What is misleading is to equate the risk of a contaminated piece of food from one tourist with the risk from say 20,000 tonnes of unprocessed meat, or five million fruit items, from countries with exotic diseases being allowed into the country as part of the Federal Government's trade policy. Statistically, such an equation is false.

Australia can ensure a very low risk of exotic pests and diseases from international travel; and Australia can have zero risk from at-risk plant and animal imports by banning such imports.

Second, while the latest science is needed in making quarantine policy, often science is not precise. Where there is contradictory or inconclusive evidence, or where there is a potential risk that cannot be properly assessed, then Australia is entitled to apply the "precautionary principle".

Consider the risk of PMWS entering the country from unprocessed pork imports. It may not be possible to accurately calculate the risk of this disease entering and establishing itself in Australia because scientists are still attempting to identify the cause, nature and means of spread of the disease.

Regardless, in every major pork-producing country, where unprocessed pig-meat imports have been allowed from countries where PMWS is endemic, the disease has become established. In this case, the Federal Government is entitled to apply the "precautionary principle", but it hasn't.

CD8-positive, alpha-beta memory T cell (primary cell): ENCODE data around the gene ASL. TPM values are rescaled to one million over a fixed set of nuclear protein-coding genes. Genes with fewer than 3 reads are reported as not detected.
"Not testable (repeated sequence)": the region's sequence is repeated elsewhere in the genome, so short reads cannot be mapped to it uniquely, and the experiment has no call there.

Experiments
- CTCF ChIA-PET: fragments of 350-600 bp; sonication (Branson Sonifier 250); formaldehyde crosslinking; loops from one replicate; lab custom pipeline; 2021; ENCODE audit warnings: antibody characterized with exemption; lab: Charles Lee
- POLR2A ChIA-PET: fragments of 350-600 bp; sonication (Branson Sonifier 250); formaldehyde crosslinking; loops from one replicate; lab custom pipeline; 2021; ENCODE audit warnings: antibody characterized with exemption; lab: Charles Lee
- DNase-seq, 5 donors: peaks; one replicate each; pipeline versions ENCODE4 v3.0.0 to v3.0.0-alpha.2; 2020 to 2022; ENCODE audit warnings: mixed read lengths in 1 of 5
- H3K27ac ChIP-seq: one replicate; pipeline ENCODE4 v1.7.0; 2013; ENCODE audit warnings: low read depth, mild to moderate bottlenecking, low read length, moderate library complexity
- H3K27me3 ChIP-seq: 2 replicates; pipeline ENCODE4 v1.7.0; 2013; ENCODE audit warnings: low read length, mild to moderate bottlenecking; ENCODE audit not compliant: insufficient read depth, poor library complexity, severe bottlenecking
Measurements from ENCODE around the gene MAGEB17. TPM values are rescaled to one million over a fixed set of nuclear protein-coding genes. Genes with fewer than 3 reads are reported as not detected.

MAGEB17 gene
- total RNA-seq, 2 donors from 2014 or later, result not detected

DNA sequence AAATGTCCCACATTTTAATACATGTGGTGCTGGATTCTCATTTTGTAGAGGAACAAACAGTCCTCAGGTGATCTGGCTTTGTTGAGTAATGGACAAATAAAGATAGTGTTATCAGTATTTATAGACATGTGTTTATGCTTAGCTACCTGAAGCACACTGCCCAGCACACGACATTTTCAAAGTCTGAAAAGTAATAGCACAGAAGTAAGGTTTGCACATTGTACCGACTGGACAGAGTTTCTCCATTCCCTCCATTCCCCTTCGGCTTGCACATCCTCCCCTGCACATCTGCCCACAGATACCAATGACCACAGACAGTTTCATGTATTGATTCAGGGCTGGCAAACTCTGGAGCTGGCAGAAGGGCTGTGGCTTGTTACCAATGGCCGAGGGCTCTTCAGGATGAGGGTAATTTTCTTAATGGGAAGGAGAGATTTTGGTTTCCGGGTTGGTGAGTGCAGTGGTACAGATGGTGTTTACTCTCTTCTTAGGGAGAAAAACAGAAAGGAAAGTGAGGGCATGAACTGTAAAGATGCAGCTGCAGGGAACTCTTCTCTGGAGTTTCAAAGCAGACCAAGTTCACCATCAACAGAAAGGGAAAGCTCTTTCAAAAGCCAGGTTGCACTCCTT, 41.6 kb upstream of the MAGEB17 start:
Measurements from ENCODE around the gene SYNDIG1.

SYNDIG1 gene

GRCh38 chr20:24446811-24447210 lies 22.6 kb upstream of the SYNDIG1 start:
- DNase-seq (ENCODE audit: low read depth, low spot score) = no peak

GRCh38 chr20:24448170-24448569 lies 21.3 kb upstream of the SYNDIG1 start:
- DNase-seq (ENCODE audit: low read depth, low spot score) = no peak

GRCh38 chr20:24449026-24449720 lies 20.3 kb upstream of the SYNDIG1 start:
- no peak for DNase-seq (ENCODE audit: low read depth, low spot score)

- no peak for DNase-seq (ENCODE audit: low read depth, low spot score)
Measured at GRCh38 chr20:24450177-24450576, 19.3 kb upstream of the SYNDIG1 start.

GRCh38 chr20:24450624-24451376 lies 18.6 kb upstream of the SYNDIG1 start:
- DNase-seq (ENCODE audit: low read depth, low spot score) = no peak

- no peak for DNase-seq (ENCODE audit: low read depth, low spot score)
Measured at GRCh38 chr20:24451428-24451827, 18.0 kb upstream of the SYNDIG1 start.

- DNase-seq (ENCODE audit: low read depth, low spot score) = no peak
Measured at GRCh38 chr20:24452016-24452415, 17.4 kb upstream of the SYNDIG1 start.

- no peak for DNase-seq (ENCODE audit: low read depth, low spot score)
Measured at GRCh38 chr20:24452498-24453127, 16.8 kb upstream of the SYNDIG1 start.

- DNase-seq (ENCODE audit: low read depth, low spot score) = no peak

In contrast, Australia successfully protected itself from BSE (mad cow disease) by applying the precautionary principle and banning British cattle imports as soon as BSE was discovered in Britain.

Third, does Australia have to compromise on quarantine to ensure that other countries will buy our agricultural goods?

Some of our trading partners may not like our high quarantine bar because Australia is free of various diseases that are endemic in their own countries. It may disadvantage them if we enforce our quarantine regulations. It may be that such trading partners will retaliate against us, refusing to buy our products.

If any of our trading partners do retaliate against our quarantine standards, it would be illegal under WTO rules. Australia's redress would be to take the case to a WTO disputes committee, rather than to relax its legitimate quarantine measures in the face of threats; and Australia would have a high chance of winning the case.

Further, the argument that trade retaliation could cost Australia export markets ignores the far worse consequences if Australia lowers its standards. Australia's quarantine rules provide a huge, legitimate, competitive advantage. Many countries buy from Australia precisely because of the purity of its products. If we allow Australia to become the captive of trade threats and our produce to be downgraded because of imported exotic diseases, we actually allow ourselves to become party to the destruction of an important trade advantage based upon clean product differentiation. And that is the most important advantage any trading country can enjoy.

It is time for the Federal Government to clearly separate trade and quarantine concerns, and then overhaul our biosecurity agencies.

  • Pat Byrne